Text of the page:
The crew of the Costa Concordia, the huge cruise liner which capsized off the coast of Italy in January killing as many as 32 people, has won the Lloyd's List 'Seafarer of the Year' award.
The citation for the award said the crew provided "true examples of courage and professionalism" during the dangerous night evacuation of the ship after it was fatally holed by a rock off the Tuscan island of Giglio.
A statement on the Lloyds List website said: "When the cruise ship Costa Concordia struck a reef off the island of Giglio on January 13, international attention inevitably focused on the actions of the master.
"But what was largely missed in the media storm that ensued were the genuine examples of bravery and professionalism displayed by members of the crew.
"There were 4229 people on board the vessel at the time of the casualty and while the tragic loss of life caused by this regrettable incident will rightly be the subject of forensic investigations for some time to come, it should not be forgotten that without the skilled response of the majority of the crew, the loss of life could have been far higher."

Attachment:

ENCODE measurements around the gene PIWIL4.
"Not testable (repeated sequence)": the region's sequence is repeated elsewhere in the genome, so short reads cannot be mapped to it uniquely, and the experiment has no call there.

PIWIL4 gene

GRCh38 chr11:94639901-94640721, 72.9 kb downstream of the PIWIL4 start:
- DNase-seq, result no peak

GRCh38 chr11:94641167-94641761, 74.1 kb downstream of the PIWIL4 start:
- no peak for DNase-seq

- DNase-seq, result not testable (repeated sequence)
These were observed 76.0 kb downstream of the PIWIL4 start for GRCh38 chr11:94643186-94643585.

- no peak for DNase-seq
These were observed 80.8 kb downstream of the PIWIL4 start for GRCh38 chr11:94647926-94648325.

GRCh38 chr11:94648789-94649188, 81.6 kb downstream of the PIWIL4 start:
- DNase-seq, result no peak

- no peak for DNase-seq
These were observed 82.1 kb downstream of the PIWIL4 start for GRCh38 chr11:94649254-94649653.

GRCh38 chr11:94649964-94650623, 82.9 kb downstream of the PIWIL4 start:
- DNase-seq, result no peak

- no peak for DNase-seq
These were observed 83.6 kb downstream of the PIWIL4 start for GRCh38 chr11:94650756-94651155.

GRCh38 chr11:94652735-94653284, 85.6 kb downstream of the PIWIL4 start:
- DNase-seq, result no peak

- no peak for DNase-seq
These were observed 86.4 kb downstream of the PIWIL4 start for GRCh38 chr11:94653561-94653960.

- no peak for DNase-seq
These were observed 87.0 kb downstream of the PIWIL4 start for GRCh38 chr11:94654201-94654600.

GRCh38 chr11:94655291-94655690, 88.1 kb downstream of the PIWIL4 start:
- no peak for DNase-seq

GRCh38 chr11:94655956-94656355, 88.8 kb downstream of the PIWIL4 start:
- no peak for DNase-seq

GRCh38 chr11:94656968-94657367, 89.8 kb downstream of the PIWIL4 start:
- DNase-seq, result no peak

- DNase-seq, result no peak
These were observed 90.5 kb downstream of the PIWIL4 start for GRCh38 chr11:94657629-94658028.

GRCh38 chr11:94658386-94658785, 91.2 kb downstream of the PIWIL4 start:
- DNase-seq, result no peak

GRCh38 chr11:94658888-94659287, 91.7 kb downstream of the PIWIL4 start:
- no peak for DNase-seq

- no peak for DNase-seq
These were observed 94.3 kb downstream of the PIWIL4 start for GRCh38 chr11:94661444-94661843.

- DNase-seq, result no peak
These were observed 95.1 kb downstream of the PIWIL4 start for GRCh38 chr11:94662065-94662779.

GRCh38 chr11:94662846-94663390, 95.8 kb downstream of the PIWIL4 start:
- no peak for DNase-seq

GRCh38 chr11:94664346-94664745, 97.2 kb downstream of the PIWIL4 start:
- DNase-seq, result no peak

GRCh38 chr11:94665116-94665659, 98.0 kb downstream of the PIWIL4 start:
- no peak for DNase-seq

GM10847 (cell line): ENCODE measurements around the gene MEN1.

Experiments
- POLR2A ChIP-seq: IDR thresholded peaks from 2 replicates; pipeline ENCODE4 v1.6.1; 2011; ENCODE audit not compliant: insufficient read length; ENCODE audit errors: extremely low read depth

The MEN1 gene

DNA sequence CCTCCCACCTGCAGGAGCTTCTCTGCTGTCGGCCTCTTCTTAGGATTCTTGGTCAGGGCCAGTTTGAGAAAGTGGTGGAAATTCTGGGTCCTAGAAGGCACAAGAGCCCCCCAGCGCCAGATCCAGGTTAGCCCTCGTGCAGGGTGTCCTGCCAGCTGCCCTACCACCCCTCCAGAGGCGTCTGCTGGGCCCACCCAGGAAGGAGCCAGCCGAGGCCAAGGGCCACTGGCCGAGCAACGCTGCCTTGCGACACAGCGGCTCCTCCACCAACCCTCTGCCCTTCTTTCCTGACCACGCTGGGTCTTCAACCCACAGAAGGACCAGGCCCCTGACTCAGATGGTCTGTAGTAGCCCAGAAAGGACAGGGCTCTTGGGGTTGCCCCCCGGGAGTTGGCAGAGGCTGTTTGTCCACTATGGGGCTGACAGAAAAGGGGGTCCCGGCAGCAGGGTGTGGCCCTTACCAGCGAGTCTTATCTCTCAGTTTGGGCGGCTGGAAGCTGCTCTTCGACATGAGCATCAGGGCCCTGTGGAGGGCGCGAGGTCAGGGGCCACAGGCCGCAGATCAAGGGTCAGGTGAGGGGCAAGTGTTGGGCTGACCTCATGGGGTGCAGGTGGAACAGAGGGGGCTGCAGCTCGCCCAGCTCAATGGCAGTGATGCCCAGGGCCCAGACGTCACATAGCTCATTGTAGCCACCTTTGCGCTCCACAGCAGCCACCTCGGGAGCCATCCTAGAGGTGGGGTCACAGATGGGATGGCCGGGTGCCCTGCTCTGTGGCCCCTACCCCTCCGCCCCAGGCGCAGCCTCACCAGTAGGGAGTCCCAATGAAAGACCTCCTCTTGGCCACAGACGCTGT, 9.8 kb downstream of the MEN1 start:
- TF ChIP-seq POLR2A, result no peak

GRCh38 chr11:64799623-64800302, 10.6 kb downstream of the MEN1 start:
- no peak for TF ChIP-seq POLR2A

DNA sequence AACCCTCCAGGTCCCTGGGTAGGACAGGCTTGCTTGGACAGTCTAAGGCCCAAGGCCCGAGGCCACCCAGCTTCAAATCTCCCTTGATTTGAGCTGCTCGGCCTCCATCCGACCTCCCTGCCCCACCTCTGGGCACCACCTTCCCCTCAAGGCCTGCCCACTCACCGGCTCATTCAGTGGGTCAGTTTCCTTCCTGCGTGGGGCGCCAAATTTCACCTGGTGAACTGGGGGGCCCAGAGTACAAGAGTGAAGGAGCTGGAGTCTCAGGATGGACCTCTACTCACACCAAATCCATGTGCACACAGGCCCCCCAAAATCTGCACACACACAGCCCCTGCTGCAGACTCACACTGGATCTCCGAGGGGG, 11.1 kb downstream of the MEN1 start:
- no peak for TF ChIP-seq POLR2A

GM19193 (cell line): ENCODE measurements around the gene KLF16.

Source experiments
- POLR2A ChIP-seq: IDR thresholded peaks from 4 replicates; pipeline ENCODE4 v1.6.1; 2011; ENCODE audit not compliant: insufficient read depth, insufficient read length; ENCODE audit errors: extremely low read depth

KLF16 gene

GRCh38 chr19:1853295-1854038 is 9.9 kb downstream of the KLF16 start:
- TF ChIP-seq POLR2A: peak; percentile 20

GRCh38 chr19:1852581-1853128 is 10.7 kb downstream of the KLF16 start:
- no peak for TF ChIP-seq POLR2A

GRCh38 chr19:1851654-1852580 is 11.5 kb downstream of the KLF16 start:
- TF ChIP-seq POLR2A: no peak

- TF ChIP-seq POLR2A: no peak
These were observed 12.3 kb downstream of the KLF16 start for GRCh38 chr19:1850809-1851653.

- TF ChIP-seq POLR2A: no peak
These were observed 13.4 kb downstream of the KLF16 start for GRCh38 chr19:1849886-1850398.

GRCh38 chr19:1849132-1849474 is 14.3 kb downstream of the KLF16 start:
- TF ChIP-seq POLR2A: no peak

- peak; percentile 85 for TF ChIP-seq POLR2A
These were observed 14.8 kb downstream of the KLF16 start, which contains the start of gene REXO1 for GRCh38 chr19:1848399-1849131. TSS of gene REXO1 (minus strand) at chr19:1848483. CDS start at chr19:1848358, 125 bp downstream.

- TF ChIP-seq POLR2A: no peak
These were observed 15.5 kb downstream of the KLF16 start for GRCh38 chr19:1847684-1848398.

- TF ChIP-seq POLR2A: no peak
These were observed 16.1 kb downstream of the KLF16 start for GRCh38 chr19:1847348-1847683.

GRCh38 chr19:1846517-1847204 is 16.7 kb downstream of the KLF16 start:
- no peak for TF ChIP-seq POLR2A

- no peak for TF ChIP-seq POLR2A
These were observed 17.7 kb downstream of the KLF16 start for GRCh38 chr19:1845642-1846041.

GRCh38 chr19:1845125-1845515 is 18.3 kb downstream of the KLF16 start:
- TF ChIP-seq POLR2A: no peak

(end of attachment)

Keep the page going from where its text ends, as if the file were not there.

The ship's captain Francesco Schettino has been blamed for the disaster and is being investigated on charges of manslaughter, abandoning ship and failing to communicate with maritime authorities. His lawyers believe that if the case proceeds to trial, their client will be cleared.
"The 'Seafarer of the Year' award recognises the competence, heroism and professionalism displayed by the sailors every day," the ship's operator Costa Cruises said in a statement.
In the immediate aftermath of the disaster, some passengers reported acts of bravery and heroism by crew members during the evacuation while others complained that staff appeared ill-prepared, with many unable to speak Italian.
Experts appointed by Italian judges to help an investigation into the accident also criticised a lack of preparation among crew members.
The 114,500 ton Costa Concordia sank off the island of Giglio on January 13 after it came within metres of the shoreline and struck a rock which cut open its hull and caused it to capsize.
- The Telegraph, London